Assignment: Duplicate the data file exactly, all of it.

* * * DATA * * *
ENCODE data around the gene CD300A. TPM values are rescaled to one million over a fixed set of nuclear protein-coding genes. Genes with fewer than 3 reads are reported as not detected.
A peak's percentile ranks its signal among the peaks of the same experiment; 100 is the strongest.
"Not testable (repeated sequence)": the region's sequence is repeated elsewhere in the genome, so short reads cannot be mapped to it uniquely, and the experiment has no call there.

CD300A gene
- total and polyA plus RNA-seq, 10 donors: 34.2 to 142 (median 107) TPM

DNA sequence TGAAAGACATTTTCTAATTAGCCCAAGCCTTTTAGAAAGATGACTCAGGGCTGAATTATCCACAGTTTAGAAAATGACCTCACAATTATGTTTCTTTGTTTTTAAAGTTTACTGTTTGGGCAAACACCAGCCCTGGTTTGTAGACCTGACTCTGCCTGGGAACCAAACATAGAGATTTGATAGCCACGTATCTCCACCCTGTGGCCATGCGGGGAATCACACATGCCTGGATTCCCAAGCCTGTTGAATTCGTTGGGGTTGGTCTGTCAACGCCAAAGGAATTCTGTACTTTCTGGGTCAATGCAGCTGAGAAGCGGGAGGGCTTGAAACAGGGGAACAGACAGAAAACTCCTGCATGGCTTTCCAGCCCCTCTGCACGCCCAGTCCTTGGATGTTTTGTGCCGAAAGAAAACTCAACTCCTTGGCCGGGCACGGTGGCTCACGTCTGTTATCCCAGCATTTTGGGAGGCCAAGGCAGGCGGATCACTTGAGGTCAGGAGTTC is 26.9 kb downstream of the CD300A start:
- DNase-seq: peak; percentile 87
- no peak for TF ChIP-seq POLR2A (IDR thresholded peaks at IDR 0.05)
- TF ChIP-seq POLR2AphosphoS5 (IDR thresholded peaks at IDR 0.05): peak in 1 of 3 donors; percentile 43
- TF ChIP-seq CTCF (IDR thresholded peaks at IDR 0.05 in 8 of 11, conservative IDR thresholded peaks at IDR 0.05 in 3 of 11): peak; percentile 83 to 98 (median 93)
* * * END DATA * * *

ENCODE data around the gene CD300A. TPM values are rescaled to one million over a fixed set of nuclear protein-coding genes. Genes with fewer than 3 reads are reported as not detected.
A peak's percentile ranks its signal among the peaks of the same experiment; 100 is the strongest.
"Not testable (repeated sequence)": the region's sequence is repeated elsewhere in the genome, so short reads cannot be mapped to it uniquely, and the experiment has no call there.

CD300A gene
- total and polyA plus RNA-seq, 10 donors: 34.2 to 142 (median 107) TPM

DNA sequence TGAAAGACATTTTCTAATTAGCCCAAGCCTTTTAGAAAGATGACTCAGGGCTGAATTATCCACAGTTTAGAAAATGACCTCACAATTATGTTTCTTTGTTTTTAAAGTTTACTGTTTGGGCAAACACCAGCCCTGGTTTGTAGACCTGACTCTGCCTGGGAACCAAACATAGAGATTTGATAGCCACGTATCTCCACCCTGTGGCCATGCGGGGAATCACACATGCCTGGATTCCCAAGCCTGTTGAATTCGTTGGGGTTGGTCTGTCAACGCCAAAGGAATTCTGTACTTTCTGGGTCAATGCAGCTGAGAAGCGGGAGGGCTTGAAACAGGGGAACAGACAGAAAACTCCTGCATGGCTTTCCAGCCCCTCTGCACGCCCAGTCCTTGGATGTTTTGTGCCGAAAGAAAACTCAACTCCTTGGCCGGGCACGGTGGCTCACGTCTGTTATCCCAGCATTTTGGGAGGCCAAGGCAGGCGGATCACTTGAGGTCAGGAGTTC is 26.9 kb downstream of the CD300A start:
- DNase-seq: peak; percentile 87
- no peak for TF ChIP-seq POLR2A (IDR thresholded peaks at IDR 0.05)
- TF ChIP-seq POLR2AphosphoS5 (IDR thresholded peaks at IDR 0.05): peak in 1 of 3 donors; percentile 43
- TF ChIP-seq CTCF (IDR thresholded peaks at IDR 0.05 in 8 of 11, conservative IDR thresholded peaks at IDR 0.05 in 3 of 11): peak; percentile 83 to 98 (median 93)